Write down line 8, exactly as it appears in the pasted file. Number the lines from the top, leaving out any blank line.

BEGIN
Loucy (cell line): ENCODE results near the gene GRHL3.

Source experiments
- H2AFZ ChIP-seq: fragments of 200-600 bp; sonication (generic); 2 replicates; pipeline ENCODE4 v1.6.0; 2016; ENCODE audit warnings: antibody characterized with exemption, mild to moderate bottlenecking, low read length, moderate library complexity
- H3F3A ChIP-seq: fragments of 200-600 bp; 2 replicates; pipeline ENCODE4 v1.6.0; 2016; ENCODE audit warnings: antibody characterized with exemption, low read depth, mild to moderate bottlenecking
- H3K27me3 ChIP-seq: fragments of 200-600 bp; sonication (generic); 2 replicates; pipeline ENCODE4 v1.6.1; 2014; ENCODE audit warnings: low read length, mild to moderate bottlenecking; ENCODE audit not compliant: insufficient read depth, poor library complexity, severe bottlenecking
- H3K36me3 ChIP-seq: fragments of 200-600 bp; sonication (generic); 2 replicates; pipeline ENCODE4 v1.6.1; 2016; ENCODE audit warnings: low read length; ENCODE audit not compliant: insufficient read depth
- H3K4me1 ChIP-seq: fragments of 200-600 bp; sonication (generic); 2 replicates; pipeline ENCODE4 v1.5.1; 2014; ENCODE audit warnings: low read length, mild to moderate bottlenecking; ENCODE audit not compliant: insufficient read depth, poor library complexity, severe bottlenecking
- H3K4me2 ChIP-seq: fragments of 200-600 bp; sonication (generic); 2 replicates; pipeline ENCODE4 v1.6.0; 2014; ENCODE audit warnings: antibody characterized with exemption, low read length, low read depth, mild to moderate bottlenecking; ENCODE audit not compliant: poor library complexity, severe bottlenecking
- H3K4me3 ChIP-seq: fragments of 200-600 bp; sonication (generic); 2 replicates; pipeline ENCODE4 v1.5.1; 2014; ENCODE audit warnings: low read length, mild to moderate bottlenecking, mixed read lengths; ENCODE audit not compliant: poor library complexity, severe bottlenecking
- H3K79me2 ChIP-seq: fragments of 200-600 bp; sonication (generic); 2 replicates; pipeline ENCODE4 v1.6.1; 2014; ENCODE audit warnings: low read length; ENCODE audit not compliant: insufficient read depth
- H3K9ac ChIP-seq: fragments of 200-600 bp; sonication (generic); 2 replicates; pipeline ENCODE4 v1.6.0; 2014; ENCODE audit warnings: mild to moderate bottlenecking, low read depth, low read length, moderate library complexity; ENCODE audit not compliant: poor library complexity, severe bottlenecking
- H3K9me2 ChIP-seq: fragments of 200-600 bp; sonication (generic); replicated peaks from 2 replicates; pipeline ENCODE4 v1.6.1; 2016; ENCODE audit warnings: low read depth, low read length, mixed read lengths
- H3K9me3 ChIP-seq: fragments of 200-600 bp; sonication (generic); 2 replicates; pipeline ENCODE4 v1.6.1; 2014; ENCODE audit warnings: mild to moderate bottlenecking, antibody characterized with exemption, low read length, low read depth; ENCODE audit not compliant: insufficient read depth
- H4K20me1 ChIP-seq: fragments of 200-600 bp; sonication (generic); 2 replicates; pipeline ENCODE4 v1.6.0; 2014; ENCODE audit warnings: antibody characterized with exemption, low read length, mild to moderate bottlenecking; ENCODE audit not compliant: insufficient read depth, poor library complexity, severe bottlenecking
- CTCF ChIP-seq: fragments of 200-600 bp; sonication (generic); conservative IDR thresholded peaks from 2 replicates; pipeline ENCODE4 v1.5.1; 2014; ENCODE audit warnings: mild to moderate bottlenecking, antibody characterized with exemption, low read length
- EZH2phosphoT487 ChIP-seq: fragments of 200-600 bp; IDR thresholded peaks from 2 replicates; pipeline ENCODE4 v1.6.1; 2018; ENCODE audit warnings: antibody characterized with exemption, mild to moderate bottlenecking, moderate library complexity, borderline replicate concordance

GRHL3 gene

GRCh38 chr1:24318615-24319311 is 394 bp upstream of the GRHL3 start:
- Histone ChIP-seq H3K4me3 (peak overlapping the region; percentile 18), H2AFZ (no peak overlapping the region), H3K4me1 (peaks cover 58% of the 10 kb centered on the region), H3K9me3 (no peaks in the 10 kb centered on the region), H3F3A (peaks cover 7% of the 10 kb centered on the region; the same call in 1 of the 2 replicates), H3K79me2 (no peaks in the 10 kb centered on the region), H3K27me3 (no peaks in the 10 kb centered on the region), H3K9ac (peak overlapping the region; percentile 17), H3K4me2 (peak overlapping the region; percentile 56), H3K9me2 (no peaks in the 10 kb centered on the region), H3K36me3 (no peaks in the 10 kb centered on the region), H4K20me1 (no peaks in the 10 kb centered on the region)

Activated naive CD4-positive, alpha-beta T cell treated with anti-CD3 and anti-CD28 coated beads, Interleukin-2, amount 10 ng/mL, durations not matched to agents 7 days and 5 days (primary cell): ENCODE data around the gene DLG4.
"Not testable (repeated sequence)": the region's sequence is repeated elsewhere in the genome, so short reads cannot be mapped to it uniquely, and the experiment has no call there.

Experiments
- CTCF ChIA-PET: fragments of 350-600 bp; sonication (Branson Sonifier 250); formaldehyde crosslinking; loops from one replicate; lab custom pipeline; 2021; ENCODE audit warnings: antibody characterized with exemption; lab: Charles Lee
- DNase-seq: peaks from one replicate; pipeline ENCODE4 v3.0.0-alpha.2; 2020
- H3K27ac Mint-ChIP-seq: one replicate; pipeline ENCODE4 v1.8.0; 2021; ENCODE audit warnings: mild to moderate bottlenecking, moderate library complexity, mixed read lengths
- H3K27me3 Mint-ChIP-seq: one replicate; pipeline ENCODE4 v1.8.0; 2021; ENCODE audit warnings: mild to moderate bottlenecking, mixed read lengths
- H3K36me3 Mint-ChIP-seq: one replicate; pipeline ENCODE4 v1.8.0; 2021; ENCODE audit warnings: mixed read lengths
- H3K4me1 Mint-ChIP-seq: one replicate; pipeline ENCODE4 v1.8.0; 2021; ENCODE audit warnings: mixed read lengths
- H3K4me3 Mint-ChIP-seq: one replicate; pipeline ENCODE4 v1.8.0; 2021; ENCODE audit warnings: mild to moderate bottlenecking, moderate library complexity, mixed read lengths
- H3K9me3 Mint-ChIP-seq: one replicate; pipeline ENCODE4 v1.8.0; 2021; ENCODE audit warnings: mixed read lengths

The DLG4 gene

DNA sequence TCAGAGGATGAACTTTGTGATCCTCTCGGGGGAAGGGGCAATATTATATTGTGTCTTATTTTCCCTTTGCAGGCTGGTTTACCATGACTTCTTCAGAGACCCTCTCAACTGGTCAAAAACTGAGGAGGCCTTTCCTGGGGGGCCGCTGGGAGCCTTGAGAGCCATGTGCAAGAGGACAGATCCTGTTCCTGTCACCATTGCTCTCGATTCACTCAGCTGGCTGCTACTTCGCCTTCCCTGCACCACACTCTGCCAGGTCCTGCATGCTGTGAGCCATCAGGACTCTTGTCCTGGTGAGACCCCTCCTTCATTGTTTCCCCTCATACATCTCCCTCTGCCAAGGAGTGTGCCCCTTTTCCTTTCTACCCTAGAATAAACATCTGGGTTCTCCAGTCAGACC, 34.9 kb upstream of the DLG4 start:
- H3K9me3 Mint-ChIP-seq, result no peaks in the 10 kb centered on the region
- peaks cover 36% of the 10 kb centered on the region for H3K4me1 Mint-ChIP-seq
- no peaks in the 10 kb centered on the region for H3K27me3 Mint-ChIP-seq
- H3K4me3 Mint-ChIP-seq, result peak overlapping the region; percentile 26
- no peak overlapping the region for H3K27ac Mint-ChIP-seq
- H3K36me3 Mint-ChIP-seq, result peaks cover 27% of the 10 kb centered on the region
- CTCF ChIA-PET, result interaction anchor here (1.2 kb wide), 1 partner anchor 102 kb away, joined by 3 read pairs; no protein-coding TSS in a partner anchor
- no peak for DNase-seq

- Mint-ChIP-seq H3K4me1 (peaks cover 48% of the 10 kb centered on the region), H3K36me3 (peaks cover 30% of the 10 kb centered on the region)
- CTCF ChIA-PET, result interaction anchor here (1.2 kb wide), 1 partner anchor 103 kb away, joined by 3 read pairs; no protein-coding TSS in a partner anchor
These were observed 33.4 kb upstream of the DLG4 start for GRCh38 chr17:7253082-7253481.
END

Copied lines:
- H3K4me2 ChIP-seq: fragments of 200-600 bp; sonication (generic); 2 replicates; pipeline ENCODE4 v1.6.0; 2014; ENCODE audit warnings: antibody characterized with exemption, low read length, low read depth, mild to moderate bottlenecking; ENCODE audit not compliant: poor library complexity, severe bottlenecking